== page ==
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Amazon’s Dash Button: Does convenience come with a price?

The retail giant’s latest product, a small plastic button that eliminates the need to log on to an app or website, is part of the company's push to draw consumers away from brick-and-mortar stores and onto their site. 

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    A box from Amazon.com is pictured on the porch of a house in Golden, Colorado in this July 23, 2008, file photo. On Tuesday, March 31, 2015, Amazon launched its latest innovation: The Dash Button, which lets shoppers reorder products with a single press.
    Rick Wilking/Reuters/File
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Just when you thought shopping couldn’t get any simpler, it did.

Amazon’s new Dash Button eliminates the extra step of logging on to an app or website when buying a product. A small piece of hardware that lets users shop with a single press, the Dash Button comes in branded versions based on what product it’s programmed to order.

Need detergent? Just hit the Tide button. Out of toilet paper? There’s a Bounty button for that.

“Just press and never run out,” the Amazon site boasts.  

The Dash Button launched Tuesday with 19 different partners, including Clorox, Huggies, Gillette, Olay, and Gatorade. Prime members can request an invite to get on board, and once invited, the hardware itself is free.

Each button comes with both a reusable adhesive strip on the back and a hook, the easier to stick or hang it with. Setup is simple: The button connects via the Amazon app to a specific Wi-Fi network and Amazon account, letting users select the product that they want to reorder. And unless set otherwise, the Dash Button responds only to the first press until the order is delivered, rendering it childproof.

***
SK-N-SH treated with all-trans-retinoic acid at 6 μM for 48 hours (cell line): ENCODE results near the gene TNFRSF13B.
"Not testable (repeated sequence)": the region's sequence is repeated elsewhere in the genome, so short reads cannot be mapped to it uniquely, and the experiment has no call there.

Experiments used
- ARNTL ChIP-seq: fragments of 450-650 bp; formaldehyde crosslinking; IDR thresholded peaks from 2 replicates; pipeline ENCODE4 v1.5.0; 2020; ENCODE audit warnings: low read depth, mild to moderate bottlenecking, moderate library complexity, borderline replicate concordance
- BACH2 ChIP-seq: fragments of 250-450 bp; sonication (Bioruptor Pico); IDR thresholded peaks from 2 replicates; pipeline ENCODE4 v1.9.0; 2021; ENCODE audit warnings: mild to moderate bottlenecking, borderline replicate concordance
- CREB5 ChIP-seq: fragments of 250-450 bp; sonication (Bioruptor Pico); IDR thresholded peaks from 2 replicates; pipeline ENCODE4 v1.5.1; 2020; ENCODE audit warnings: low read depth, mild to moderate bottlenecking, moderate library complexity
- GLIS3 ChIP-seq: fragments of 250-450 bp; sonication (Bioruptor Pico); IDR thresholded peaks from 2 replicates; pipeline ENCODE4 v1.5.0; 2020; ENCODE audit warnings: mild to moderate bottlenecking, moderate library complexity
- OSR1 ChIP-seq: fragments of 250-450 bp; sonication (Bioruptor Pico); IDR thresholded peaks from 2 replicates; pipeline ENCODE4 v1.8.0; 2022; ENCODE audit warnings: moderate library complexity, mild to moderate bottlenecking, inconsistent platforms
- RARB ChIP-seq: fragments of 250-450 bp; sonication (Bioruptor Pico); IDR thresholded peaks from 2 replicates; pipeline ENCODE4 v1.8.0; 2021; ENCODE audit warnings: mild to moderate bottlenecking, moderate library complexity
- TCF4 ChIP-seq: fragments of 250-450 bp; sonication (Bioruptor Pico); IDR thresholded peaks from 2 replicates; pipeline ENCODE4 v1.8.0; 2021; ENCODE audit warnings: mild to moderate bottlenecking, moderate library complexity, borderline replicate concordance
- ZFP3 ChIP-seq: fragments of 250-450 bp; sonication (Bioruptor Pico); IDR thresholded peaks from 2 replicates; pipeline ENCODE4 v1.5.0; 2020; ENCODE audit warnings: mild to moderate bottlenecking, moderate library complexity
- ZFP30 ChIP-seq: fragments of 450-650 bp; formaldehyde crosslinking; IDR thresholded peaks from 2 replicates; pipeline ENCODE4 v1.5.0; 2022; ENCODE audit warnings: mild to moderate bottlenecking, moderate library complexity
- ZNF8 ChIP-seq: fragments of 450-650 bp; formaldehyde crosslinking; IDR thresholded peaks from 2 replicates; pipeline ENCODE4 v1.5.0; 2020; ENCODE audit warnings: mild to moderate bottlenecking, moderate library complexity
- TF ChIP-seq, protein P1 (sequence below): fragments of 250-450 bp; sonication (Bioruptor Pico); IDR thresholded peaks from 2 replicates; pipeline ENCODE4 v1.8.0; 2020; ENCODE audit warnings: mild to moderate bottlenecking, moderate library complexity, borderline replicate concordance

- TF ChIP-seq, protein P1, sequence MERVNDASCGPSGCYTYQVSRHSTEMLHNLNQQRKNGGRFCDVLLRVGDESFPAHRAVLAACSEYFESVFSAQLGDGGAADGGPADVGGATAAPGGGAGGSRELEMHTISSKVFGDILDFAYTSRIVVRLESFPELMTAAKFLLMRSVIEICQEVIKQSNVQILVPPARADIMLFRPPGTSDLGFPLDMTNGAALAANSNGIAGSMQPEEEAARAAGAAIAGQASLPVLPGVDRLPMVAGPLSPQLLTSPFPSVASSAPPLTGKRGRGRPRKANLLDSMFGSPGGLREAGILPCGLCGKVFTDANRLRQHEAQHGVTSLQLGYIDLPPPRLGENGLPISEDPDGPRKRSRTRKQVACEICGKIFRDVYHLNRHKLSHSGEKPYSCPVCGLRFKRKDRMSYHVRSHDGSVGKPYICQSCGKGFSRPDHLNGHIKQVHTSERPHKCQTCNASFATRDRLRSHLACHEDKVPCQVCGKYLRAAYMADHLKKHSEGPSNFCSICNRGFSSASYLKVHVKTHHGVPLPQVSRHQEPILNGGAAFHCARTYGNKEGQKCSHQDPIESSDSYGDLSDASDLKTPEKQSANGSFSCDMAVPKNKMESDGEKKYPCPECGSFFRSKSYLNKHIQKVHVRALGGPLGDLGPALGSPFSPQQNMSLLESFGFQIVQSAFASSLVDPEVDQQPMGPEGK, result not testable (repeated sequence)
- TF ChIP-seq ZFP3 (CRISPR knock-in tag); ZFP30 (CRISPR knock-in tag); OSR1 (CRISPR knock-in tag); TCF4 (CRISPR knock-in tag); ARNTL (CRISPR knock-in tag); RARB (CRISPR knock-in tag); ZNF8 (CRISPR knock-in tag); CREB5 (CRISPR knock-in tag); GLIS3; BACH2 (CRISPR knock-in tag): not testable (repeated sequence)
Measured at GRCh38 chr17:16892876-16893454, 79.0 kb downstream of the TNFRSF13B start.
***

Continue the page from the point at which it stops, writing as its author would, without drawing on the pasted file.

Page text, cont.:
Amazon has long been using promos and innovations to lure shoppers out of brick-and-mortar retailers and onto its site.

Having expanded from books to electronics, clothing, and groceries, the company today offers item subscriptions that give customers discounts for ordering products at regular intervals, and has announced plans to start delivery by drone within the next few years.

Indeed, the Dash Button appears to be only half of Amazon’s big plan; the other part involves companies integrating the reordering technology into the products themselves. Called the Dash Replenishment Service, the program “enables connected devices to order physical goods from Amazon when supplies are running low – like a coffee maker that orders more coffee beans,” according to the Amazon site.

Among the companies already involved: Whirlpool washers and dryers; Brita water filters; and New York-based Quirky, which helps build products such as baby formula makers and pet food dispensers.

Of course, shortcomings exist for both the Dash Button and integrated replenishment. A smart coffee maker, for instance, would limit the brands of coffee bean that owners can buy, as well as prevent enthusiasts from changing roasts in the middle of a bag, according to The Verge.

Another issue is that prices, sizes, and availability change often on the Amazon site, and the Dash Button isn’t optimized to keep up just yet, the same article noted.

There’s also the question of the kind of power consumers give to big businesses in exchange for much-coveted convenience. Rafe Needleman, editorial director for Yahoo Tech, wrote that the button could pave the way for a type of market monopoly.

This is the convenience that we want: a simple way to take a chore off our hands. … On the other hand, it’s also a terribly efficient way for big brands, and for Amazon, to lock customers in to their products and services, and lock out competition. If I have a Tide Button, it becomes much more unlikely that I’ll ever buy Wisk, or ever get my detergent from anywhere but Amazon.

“Dash Button looks extremely convenient,” Mr. Needleman concluded. “But I believe this convenience will come at a price.”

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